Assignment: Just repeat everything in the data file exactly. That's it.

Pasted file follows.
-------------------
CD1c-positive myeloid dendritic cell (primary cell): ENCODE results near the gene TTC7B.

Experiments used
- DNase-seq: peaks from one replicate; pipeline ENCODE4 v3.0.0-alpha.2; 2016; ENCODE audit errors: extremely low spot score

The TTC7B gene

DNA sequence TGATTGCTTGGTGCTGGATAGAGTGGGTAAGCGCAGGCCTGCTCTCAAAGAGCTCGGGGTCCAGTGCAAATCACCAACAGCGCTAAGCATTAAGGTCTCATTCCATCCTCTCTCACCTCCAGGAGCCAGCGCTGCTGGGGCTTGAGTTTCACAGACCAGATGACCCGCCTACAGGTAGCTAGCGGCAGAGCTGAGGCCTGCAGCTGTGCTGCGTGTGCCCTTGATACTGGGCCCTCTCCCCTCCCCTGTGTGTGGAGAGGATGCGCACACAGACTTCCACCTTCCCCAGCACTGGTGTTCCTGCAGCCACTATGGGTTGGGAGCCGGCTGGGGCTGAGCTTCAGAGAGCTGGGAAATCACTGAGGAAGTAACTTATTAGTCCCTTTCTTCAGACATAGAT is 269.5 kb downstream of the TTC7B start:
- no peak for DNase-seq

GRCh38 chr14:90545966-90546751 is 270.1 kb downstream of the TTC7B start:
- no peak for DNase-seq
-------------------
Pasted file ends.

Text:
CD1c-positive myeloid dendritic cell (primary cell): ENCODE results near the gene TTC7B.

Experiments used
- DNase-seq: peaks from one replicate; pipeline ENCODE4 v3.0.0-alpha.2; 2016; ENCODE audit errors: extremely low spot score

The TTC7B gene

DNA sequence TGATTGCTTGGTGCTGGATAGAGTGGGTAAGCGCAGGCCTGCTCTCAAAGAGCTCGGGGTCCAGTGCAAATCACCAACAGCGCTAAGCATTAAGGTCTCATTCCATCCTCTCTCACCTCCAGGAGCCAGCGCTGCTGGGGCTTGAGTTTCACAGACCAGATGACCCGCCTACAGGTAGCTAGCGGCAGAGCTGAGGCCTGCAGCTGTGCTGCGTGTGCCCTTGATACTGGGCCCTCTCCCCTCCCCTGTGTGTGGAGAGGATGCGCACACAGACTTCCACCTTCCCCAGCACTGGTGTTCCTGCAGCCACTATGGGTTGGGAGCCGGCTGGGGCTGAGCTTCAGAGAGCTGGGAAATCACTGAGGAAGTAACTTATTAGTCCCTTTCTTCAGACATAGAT is 269.5 kb downstream of the TTC7B start:
- no peak for DNase-seq

GRCh38 chr14:90545966-90546751 is 270.1 kb downstream of the TTC7B start:
- no peak for DNase-seq